The search will continue. Not until the empirical resources are exhausted, need we pass onto the dreamy realms of speculation.

Fortunately, and contrary to the metaphorical implication, the dreamy realms of speculation aren’t a location where we have to remain once we arrive. Progress in science requires cooperation between speculation and observation. The dreamy realms are an important place to visit, even if Hubble wouldn’t have wanted to live there.

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8 Responses to The Realm of the Nebulae

  1. Phil P. says:

    A “Foreword”, I believe, is written by someone other than the book’s author; whereas a “Preface” is written by the author. Forewords are “prepended”, meaning that the latest Foreword appears first. So your Foreword should be the first words people see in the new edition. How cool is that?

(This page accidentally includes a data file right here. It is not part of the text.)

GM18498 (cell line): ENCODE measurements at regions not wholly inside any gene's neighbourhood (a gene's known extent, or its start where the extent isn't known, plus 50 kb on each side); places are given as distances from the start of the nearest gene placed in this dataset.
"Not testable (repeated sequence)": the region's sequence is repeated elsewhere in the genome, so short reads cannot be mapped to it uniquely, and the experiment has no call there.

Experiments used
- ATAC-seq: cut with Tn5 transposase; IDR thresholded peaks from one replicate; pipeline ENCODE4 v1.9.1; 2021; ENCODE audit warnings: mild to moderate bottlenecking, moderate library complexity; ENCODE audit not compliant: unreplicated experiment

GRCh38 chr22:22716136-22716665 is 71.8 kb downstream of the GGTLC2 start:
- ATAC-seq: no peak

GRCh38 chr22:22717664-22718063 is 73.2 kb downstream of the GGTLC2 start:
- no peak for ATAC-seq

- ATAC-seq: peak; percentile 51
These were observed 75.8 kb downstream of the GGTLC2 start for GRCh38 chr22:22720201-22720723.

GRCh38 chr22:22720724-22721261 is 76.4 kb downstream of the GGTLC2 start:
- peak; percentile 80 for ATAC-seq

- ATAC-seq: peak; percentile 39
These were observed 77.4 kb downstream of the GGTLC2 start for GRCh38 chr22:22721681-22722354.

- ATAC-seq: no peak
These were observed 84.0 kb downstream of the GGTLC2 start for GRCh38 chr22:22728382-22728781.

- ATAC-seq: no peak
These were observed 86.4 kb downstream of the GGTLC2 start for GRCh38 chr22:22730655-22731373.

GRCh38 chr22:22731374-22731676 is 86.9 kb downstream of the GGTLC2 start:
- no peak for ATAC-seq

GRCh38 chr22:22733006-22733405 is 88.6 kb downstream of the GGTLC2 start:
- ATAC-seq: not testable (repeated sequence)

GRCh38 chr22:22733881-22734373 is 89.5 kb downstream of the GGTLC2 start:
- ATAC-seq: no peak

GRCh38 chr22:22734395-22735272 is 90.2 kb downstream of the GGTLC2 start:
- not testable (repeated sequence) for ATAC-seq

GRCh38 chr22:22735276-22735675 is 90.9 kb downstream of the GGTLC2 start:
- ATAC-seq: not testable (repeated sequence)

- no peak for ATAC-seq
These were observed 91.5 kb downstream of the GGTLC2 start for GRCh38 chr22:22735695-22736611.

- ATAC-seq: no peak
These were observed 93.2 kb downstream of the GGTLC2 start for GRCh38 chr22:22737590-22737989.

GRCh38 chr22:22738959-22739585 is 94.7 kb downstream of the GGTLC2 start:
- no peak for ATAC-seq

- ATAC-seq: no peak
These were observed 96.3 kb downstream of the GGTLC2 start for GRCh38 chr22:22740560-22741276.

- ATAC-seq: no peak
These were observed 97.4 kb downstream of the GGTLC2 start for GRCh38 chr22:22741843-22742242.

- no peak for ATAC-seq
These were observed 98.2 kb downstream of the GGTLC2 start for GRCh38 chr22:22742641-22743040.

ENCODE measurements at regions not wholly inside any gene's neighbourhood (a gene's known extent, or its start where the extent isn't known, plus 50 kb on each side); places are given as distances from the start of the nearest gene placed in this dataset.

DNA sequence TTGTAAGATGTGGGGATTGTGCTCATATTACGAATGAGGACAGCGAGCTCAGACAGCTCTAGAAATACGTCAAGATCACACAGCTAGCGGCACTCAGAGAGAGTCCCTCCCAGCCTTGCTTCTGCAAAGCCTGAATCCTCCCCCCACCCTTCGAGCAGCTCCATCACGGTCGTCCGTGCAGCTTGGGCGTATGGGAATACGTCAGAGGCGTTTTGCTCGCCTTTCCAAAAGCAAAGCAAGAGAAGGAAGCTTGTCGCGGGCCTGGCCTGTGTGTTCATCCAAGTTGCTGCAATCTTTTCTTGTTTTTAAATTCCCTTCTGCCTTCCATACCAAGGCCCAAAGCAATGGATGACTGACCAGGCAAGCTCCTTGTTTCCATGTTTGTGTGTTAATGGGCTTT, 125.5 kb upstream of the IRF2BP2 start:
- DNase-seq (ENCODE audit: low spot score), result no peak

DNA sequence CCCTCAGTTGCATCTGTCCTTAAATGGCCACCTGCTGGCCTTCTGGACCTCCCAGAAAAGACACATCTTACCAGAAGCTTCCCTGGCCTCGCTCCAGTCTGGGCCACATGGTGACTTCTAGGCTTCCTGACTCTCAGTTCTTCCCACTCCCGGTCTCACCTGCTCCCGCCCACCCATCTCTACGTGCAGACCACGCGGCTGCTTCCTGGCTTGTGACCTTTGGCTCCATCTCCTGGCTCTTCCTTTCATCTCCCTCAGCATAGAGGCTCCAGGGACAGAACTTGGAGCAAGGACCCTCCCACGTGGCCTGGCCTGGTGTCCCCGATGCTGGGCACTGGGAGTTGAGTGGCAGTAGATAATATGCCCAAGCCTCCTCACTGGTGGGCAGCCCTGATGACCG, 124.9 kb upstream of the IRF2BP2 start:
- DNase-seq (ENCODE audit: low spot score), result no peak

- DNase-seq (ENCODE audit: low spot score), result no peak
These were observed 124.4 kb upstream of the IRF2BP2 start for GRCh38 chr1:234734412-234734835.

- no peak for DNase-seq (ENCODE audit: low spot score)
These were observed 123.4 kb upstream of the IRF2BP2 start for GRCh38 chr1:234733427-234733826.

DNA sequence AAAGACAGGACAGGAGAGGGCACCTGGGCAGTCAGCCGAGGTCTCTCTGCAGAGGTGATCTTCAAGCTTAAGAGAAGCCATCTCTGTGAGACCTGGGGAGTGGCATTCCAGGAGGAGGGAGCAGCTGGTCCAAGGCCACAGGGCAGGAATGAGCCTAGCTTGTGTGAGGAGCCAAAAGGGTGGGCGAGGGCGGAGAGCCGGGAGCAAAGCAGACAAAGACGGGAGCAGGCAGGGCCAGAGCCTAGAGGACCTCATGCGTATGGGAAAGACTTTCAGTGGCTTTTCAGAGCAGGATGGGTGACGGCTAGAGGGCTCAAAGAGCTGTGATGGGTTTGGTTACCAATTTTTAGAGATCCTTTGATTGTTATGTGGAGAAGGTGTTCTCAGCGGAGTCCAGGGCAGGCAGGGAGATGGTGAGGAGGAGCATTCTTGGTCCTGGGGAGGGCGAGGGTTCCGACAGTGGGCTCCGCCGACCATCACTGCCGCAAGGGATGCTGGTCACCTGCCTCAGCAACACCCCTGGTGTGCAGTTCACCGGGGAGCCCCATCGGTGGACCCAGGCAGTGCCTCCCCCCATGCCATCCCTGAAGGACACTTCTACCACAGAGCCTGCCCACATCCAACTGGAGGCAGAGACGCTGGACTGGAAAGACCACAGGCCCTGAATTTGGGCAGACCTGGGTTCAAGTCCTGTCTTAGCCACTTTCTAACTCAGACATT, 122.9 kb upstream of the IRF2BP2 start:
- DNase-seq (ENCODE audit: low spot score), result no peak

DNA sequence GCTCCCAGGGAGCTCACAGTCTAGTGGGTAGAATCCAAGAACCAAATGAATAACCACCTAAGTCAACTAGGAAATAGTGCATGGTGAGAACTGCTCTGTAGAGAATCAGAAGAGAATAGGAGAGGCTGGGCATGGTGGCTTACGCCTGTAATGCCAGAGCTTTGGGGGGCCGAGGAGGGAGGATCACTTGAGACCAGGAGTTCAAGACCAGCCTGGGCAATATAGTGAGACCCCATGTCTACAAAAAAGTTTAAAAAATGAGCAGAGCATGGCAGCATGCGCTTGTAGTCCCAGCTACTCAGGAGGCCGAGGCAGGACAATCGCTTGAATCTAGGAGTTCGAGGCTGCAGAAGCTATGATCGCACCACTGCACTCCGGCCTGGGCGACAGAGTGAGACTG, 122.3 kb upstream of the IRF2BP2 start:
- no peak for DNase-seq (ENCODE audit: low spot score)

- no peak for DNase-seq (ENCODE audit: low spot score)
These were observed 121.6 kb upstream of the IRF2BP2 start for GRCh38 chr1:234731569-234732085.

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  2. Sean Carroll says:

    It is cool, although Sandage’s contribution is labeled as a “preface.” I think the distinction is function, not authorship:

    http://kunzonpublishing.com/blog/2011/10/11/foreword-vs-preface-vs-introduction-a-guide-for-self-publishers/

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  3. Harry says:

    Congratulations, that is definitely an honor.

    I always found Hubble to be an interesting character. His contributions to cosmology are undeniable. He had access to the right telescope at the right time; and, unlike Howard Shapley, was open-minded enough to pursue the right questions.